It has now been one week since the colossal 7.8-magnitude earthquake that rocked Nepal and the surrounding region. 

As the damage is assessed and the death toll soars, it seems likely to surpass Nepal’s 1934 earthquake to become the most devastating quake in Nepali history. 

While it fades from the headlines, in Nepal the story continues, as it will for years to come. 

Thousands have abandoned the shattered capital city, Kathmandu, which has received the lion’s share of international attention. 

Many of those most severely affected, however, were those who could least afford it, already living in poverty in remote villages. 

In one village, near the quake’s epicentre, less than ten of 1,200 homes are said to remain standing. 

Due to landslides across forbidding terrain, many areas remain inaccessible by road. 

Those who have survived now face shortages of food, water and shelter. There is the threat of disease from uncremated bodies, and from ruptured sewerage lines. 

Millions have been affected, and Nepal – one of Asia’s poorest countries – now faces billions of dollars in reconstruction costs. 

All of this can be found in the news. It is tragedy on an overwhelming scale – but it is a human tragedy. 

I’d like to share fragments of messages received this week from some of my local and foreign friends in Nepal, to give you a more personal insight into this catastrophe. 

From some of my local friends who were in Kathmandu at the time of the earthquake:

here more than 10000 people injure and 4000 people dead. I LOST My sister and brother in law too. Its not only me or we injured but lots of people injured,hurts,homeless. who dead are dead but who are alive are surviving for food,water,hut,even they dont have tent too, Government is providing tent at city area in few places but we are still not getting any help. My house broke down and we are living in ground,now what we will do next? … just its hard to pick up cause everything broke down our house,shop everything… god is with us that we are alive, imagine my brother in law and sister is no more. and its even nothing in one family they lost more then 8 members

im ok but mentally littel afried because i fell that earthquak so… In ktm there is very denger to stay not only earthquak because of smell of deadbody and water poluation… So all the peoples are going back ther home from ktm. Very difficult to stay in ktm for all the people… All the old heritage are finished ben. Its very bad luck for all nepali… All people are mentally disturb who is alive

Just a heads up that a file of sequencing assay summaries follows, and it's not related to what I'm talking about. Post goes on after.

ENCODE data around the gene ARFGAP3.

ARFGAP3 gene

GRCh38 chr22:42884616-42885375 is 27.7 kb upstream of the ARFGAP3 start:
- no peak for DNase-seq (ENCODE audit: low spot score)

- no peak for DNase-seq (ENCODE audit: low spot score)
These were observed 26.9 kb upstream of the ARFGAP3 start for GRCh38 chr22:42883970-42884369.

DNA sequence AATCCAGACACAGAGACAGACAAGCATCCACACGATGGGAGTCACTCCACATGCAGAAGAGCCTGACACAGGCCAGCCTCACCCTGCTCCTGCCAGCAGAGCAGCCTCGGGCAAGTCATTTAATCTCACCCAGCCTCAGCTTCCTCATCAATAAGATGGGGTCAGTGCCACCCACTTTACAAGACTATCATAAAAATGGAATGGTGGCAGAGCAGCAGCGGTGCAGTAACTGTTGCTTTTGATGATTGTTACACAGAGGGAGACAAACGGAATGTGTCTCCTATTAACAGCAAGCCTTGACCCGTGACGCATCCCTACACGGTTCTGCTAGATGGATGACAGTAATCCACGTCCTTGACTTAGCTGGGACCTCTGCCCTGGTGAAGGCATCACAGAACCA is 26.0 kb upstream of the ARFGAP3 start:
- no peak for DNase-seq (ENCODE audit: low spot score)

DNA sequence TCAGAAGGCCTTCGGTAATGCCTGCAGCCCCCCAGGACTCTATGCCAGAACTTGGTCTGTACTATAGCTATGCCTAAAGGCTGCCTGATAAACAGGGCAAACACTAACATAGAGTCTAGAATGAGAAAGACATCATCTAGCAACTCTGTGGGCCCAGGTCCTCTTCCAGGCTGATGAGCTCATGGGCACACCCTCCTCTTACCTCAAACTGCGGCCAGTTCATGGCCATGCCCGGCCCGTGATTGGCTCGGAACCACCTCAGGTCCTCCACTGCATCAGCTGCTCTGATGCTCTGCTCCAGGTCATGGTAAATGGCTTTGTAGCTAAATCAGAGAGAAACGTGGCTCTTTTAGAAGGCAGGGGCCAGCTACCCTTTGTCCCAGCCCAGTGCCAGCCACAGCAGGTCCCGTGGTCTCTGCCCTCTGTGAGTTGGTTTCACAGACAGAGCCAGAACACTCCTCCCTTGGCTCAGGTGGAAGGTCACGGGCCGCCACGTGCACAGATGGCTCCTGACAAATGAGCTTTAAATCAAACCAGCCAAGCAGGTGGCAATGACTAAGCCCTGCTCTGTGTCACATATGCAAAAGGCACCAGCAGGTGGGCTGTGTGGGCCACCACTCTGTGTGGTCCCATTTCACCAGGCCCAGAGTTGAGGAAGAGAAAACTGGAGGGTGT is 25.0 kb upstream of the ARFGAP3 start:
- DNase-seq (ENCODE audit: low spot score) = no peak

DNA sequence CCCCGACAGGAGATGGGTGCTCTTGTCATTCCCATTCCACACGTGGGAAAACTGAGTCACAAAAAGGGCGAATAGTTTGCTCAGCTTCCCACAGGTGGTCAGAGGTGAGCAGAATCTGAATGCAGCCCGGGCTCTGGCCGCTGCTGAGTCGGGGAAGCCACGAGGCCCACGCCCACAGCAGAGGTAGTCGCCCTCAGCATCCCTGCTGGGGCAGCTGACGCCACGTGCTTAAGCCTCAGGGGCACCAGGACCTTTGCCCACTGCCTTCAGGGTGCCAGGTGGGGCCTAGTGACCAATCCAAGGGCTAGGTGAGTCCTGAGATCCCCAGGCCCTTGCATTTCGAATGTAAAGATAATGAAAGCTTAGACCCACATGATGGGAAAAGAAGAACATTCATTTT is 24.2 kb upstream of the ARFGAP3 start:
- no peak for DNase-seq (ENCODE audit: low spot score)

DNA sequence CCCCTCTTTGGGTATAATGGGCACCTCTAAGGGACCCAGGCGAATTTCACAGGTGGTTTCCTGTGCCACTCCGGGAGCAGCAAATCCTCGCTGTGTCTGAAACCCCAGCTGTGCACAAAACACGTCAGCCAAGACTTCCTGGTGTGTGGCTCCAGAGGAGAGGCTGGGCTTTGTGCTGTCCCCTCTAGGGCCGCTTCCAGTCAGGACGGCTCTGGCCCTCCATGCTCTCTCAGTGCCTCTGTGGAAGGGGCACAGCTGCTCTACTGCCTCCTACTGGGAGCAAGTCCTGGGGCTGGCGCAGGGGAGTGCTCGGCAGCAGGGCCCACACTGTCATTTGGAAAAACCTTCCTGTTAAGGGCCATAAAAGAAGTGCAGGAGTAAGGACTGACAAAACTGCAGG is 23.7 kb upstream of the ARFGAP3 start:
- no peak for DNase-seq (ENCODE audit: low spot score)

From other friends, who have now returned to the village where I once lived: 

there is about 30 houses collapsed and all others are cracked… government is just rescuing in kathmandu right and actually other parts are also get affected so much

here no problem with the food nd water but in ktm nd other distric there is a big problem with it…coz there are so many shopes nd hotels are closes for 1 week and ktm peoples return to thier homes village for survive them selves from the deaseas of ktm and other distric… Its terrifying situatuion we have never ever seen before… It divasting our heritage of ktm.  And old temples dharohara tower and many houses and it has lost of big damages in ktm many peoples died there

From the English friend I mentioned in my last post, who is flying home today: 

im safe thanks. Its crazy and hard but i can do this. Such a surreal monent. Pretty much suppressing all my emotions as right now i cant acknowledge. I need my strength. My dad has booked me on a flight for sat. Im torn. I wanted to stay and help but i know it makes sense to get trained, accept my journey in all this and come back stronger.

From other foreign friends caught in other areas of the country:

We’re OK…a little bit shaky but we’re in Pokhara where there was no sever damage

i was close to langtang valley… but was safe in a refugee-camp… the italien army evacuated me back home. i was very lucky – but so sad for nepal

I can’t even imagine the horror of losing eight family members in a single day, of seeing my home fall to pieces, of watching my neighbourhood crumble around me.

The Nepali earthquake has been a very sobering reminder of the fragile and transient bond we all share as living creatures on this planet, and how quickly and capriciously that bond can be broken. 

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